The Selection Process

In the two years since its inception, the program has received over 2,300 applications and the acceptance rate has remained below 1%. Applicants are evaluated by three readers based on the core qualities of a strong sense of social responsibility, open-mindedness, and creativity. If at least two out of three readers give positive reviews, the application will then go on to the second round, where our panel of judges conduct a language interview over the phone to test the candidate’s English proficiency. Finally, we get to know our applicants through an in person interview in China or via video conferencing before we deliberate and choose our class.

What Will They Be Doing?

The scholars participate in the work of the Asia Society’s Center on U.S.-China Relations in New York City and are intensively mentored by leaders in the fields of philanthropy, education, journalism, and entrepreneurship. In addition, they visit charities; philanthropic enterprises; cultural, religious, and educational institutions; and other nonprofits and for-profit companies engaged in an area with social impact. The scholars’ observations are discussed, synthesized, and applied in regular meetings called “Innovation Hubs,” where they are expected to devise and develop their own social innovation projects.

Below are some highlights of this year’s Young Scholars’ itinerary, which also includes visits to Washington, D.C. and Boston:

Yale-China Association: At Yale, the Young Scholars will speak to Leslie Stone, Director for Hong Kong and Education at the Yale-China Association. They will learn about the long history of Yale in China and its role in bringing liberal arts to Asia. In addition, they will discuss the transformative power of a liberal arts education with Head of College Richard Schottenfeld.

P-Tech in Brooklyn: “Pathways in Technology Early College High School” is a 9-14 high school program formed as a public-private partnership between IBM, the New York City Department of Education, and the City University of New York. The Young Scholars will meet with school and program leaders to discuss the development of this innovative education initiative.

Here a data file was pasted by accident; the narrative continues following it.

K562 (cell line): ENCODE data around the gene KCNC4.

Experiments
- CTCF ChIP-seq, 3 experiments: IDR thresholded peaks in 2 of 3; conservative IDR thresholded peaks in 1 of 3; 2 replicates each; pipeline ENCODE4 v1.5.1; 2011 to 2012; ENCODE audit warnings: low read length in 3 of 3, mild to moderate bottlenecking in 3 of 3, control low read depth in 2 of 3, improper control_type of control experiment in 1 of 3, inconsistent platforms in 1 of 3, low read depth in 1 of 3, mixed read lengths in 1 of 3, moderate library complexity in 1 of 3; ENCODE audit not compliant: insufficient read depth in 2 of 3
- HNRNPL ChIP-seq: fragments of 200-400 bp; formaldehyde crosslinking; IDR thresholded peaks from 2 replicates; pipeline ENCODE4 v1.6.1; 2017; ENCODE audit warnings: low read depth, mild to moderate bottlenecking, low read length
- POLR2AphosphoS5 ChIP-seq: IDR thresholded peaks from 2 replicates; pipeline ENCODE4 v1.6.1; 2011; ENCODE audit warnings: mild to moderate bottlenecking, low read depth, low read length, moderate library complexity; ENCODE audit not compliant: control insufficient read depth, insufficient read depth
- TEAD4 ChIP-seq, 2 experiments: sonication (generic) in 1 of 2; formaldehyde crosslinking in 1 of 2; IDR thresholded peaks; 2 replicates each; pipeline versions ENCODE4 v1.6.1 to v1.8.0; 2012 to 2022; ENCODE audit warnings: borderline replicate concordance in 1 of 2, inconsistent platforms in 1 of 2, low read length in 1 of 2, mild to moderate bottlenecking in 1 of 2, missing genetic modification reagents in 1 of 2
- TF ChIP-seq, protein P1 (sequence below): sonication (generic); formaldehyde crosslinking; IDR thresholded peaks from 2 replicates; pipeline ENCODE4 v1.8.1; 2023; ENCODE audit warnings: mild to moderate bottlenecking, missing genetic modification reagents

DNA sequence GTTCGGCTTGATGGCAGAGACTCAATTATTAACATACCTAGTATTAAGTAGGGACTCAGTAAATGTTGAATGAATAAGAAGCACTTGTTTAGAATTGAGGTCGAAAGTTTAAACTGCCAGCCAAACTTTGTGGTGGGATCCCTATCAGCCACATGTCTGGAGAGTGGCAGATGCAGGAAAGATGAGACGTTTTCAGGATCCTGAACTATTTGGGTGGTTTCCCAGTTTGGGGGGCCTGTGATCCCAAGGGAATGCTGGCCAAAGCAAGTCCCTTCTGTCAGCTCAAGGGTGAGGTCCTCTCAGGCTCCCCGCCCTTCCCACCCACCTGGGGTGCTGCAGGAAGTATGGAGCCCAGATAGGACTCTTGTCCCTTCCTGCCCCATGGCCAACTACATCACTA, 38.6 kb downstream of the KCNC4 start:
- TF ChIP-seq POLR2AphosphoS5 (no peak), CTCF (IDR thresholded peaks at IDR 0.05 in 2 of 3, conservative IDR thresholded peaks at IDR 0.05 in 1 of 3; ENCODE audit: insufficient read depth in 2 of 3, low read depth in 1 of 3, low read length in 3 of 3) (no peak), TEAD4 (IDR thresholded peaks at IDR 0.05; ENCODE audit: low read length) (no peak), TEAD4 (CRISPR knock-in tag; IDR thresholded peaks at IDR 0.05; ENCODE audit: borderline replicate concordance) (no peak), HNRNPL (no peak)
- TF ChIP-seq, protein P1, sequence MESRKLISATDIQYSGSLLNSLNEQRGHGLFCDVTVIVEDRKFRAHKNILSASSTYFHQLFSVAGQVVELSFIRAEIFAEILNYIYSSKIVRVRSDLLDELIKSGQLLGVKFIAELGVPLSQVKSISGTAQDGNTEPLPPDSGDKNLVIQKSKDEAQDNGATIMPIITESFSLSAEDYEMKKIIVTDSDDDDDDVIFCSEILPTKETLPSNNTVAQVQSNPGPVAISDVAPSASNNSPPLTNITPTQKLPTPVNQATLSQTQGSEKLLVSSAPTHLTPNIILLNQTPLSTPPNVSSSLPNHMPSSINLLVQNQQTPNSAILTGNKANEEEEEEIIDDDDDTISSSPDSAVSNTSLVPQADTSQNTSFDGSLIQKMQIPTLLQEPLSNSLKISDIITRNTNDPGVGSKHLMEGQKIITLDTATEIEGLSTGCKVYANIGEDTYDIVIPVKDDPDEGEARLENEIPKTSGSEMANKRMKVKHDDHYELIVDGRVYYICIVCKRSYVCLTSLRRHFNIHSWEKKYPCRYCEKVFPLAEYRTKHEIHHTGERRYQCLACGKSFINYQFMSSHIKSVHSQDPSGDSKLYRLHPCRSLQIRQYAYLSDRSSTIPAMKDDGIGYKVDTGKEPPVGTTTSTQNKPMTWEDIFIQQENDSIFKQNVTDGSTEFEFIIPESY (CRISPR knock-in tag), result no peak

Clinton Foundation: The Young Scholars will learn about the work of the Clinton Climate Initiative and the importance of cross-sector strategic partnerships in tackling global climate change while maintaining economic growth. They will meet with Senior Policy Manager Jesse Gerstin and Leslie Labruto, Director for the Islands Energy Program.

Brooklyn Borough Hall: The Young Scholars will visit the Office of the Brooklyn Borough President to discuss Brooklyn’s sister city agreement with Beijing’s Chaoyang District. The agreement is important to the borough, which is home to the largest community of Mandarin speakers in the United States. The Young Scholars will also see government community development initiatives in action.

Grand Central Tech: Co-Founder Charles Bonello and several entrepreneurs housed in the 2-year-old accelerator will share their thoughts on what it takes to survive in the competitive world of start-ups.

Pulitzer Center on Crisis Reporting: At the Pulitzer Center, the Young Scholars will learn about international reporting projects and the role of NGOs in the changing landscape of journalism. Veteran journalist and Pulitzer Senior Editor Tom Hundley will discuss his experience as a foreign correspondent.

Teach For All: The Young Scholars will meet with Jennifer Brenneman, Senior Director for Leadership, to discuss the evolution of Teach For China. In addition, they will discuss how Teach For All leverages its global network of partners to share and localize best practices for tackling educational inequity.

Henry Luce Foundation: The Young Scholars will meet with Li Ling, Program Director for Luce Scholars, to discuss the institution's history and impact, in particular its
renowned Luce Scholars Program. They will also network with former Luce Scholars based in New York.

Aaron Fernandez provided writing, editing, and translation.